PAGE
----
How long you have to add your new car depends on the state that you live in and what you decided to do with your old car. If you buy a new car and plan to add it to your policy as a second, third, or even fourth car, the car will only have coverage for a short period of time.

Here’s a breakdown of automatic coverage periods and how they work:

  • Adding a new car – coverage will extend for between 14 and 30 days depending on the state and the carrier
  • Replacing a car with a new car – coverage will be afforded for the rest of the policy term

What type of coverage will the new car have before you call your agent?

Before you pick up the phone and add your new car, the policy will provide you with the broadest form of coverage that a car already listed has.

This is only the case when you’re adding an additional vehicle. If you’re replacing a car on the policy, the car will receive the same exact coverage as the car it’s replacing, even if another car has broader limits.

What if you don’t currently have full coverage on your policy?

If you have a liability-only policy, it’s something to consider before you visit the dealer. This is especially true if you’re financing the vehicle that you’re purchasing.

Luckily, your auto insurance contract will give you 4 days of automatic comprehensive and collision coverage with $500 deductibles so that you have a little time to make the call.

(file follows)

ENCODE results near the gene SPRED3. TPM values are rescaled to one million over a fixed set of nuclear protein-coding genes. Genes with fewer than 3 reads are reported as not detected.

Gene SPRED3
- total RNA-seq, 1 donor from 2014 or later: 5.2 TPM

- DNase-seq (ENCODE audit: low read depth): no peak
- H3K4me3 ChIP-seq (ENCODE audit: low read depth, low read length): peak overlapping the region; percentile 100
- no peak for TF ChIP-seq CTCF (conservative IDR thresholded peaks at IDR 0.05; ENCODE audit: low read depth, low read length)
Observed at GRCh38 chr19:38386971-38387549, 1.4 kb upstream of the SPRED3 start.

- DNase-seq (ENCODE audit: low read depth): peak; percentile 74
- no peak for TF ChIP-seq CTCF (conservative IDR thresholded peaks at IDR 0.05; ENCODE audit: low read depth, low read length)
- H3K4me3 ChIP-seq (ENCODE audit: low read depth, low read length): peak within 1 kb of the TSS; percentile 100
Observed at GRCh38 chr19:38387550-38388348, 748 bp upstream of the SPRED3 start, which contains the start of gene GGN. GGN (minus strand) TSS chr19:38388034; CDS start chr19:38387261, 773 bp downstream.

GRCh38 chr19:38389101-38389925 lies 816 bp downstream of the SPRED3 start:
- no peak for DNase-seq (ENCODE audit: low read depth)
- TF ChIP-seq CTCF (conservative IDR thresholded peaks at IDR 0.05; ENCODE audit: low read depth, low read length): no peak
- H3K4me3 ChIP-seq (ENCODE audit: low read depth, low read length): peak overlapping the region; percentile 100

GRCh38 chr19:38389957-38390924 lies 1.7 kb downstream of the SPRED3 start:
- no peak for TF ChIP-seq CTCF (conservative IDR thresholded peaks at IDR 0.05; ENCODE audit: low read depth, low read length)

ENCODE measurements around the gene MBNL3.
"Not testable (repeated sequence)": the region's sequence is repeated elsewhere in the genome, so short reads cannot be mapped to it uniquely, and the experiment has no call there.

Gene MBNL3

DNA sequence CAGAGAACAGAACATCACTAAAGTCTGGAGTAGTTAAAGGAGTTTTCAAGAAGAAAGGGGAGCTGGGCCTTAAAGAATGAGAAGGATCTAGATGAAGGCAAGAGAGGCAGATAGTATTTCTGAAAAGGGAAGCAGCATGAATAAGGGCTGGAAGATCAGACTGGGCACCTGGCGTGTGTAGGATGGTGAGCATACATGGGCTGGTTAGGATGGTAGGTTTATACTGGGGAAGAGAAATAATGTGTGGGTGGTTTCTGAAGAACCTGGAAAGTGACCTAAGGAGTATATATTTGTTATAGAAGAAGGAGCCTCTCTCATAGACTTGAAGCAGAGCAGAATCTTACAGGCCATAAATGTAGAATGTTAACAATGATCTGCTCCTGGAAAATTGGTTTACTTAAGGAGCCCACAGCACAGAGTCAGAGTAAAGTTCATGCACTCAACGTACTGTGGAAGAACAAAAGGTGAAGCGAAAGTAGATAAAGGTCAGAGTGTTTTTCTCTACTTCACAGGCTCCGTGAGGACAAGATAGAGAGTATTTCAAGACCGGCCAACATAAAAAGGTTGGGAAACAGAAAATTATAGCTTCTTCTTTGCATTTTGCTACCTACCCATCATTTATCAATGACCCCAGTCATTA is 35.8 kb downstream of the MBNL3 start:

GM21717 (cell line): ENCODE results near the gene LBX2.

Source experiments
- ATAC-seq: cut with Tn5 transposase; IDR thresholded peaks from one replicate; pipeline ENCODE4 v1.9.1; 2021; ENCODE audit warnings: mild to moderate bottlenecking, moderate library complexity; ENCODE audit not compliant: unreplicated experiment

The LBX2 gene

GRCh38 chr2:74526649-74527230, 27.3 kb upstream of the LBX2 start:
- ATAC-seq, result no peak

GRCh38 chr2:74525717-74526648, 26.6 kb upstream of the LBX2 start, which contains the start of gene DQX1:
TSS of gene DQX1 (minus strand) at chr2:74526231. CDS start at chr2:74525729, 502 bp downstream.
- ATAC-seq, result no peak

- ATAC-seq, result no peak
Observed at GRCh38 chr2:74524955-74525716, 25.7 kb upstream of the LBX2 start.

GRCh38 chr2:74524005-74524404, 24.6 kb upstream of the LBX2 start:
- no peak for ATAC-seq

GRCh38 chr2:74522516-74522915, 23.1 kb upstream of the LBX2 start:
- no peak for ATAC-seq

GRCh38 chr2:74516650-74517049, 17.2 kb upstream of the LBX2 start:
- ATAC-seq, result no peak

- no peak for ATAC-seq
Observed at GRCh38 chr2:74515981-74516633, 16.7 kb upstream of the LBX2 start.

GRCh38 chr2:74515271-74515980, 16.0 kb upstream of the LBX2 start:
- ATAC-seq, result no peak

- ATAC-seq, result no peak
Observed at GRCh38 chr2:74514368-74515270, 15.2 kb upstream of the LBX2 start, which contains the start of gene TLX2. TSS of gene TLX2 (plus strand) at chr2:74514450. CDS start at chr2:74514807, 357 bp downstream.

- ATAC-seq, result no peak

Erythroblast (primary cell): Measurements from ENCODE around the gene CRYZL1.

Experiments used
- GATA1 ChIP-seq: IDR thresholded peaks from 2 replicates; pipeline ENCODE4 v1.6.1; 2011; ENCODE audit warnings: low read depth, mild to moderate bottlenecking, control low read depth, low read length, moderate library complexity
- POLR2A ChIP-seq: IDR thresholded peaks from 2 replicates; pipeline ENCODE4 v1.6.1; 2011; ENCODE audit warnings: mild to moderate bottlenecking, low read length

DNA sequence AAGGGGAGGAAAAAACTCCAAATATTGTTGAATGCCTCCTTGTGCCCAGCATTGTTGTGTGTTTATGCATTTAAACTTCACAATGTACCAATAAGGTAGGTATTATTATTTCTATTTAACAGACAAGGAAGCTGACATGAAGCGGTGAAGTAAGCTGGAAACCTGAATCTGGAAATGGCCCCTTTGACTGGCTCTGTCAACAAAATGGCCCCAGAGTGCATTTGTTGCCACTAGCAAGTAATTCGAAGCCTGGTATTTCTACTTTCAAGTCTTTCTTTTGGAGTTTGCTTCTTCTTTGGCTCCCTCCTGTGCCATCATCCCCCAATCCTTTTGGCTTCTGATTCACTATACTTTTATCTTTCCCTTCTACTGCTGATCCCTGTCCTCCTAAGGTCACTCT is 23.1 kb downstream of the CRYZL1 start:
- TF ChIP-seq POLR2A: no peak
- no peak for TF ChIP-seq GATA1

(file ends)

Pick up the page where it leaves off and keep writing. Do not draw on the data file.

After the four days of the coverage, the extension is up. You need to call the agent and add the new car complete with full coverage so there’s no lapse. To prevent any issue, you may want to consider adding full coverage to your old car before you buy a new car so that you’re not as rushed to make the changes.

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What can happen if you don’t have full coverage on a car that you finance?

If you don’t add your new car and you don’t have full coverage on it, your lender could penalize you.

When you sign the loan documents, you agree to carry full coverage on the property for as long as there’s a balance on your loan. If you don’t, the lender can add insurance that protects the lender to your contract and raises your loan balance.

How to Add Your New Car


Adding your new car to the policy that you already have in force is simple.

Some carriers allow you to make the changes yourself by logging into your account online and adding the vehicle to your account. Other carriers require you to bring the car in for an inspection so that the agent can verify it doesn’t have existing damage.

Adding a car can be done by making a call, using the Internet, or visiting your agent. You need to be sure that you have the right information so that you can complete the transaction after one contact.

Here is what you need:

  • The car’s year, make, model, and VIN
  • The purchase date
  • The vehicle’s odometer reading and annual mileage
  • The loss payee clause
  • Coverage limits

It’s best to add your new car to your policy as soon as you possibly can. If you’re not happy with the new rates you’re being quoted, you can start to shop around after you already know that you have protection. To compare rates, use an online quoting tool and see if the rates that you’re paying are competitive or exorbitantly high.